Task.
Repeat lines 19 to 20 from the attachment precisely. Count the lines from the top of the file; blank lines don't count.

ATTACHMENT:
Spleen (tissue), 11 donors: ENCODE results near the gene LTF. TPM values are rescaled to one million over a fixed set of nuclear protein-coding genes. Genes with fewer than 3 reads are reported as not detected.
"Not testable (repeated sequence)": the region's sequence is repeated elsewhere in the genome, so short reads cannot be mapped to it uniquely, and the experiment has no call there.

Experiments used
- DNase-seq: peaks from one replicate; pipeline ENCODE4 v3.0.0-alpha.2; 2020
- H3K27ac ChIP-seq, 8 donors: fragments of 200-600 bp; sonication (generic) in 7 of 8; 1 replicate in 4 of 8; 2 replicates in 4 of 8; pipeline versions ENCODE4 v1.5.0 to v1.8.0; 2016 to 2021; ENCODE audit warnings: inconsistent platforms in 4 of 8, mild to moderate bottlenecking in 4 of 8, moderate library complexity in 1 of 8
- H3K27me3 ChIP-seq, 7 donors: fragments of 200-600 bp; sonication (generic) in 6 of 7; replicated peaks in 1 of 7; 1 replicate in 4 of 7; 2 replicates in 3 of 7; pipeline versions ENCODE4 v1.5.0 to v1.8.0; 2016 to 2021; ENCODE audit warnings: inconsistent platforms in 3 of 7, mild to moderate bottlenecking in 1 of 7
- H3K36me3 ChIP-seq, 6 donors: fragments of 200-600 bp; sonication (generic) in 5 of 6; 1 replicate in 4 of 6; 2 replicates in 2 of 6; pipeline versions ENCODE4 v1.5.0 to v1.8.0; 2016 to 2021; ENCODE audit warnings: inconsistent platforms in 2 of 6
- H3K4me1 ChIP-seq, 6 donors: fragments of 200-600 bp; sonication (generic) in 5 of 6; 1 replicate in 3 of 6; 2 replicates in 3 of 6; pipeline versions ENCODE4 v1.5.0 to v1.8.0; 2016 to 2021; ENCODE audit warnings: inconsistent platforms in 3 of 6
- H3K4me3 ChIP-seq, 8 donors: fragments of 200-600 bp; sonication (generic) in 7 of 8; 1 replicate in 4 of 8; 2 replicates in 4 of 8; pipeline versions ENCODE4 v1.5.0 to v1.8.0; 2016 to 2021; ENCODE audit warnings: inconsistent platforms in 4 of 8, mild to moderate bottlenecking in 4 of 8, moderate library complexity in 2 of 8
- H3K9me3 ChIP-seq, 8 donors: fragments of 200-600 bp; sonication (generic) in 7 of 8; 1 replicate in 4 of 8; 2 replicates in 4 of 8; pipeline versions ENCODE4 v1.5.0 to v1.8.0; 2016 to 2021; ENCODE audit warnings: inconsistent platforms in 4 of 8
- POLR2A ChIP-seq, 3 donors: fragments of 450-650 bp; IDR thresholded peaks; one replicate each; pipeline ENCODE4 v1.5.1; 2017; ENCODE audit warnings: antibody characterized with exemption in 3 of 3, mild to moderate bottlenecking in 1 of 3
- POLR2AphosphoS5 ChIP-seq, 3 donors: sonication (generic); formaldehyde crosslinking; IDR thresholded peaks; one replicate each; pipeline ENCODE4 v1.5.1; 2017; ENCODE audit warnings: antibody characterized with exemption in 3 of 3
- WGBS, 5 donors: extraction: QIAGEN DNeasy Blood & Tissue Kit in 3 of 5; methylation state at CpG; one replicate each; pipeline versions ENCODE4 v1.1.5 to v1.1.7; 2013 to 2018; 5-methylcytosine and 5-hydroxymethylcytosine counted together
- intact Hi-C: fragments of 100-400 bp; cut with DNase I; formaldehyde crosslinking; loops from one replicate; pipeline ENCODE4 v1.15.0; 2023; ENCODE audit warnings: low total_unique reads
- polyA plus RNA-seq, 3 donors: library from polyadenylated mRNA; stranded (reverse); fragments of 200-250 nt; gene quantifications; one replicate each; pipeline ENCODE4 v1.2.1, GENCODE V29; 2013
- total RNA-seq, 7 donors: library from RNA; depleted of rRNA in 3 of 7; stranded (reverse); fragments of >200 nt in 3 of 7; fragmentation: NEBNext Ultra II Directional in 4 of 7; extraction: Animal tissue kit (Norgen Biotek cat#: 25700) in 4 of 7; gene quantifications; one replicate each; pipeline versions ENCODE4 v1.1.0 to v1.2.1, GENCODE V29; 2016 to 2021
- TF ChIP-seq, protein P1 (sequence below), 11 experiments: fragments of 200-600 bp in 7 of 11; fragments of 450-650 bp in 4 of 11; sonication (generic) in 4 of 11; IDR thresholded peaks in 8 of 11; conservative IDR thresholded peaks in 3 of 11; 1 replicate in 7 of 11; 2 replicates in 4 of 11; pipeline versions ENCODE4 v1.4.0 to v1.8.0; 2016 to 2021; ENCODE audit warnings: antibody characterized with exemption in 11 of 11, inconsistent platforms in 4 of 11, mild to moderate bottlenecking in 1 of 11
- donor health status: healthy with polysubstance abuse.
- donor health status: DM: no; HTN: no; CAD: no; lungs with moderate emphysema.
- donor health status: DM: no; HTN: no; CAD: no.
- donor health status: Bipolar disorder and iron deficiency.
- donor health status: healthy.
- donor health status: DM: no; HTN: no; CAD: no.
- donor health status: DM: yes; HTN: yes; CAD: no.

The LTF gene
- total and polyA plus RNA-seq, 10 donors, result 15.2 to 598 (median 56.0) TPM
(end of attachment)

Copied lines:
- donor health status: DM: no; HTN: no; CAD: no; lungs with moderate emphysema.
- donor health status: DM: no; HTN: no; CAD: no.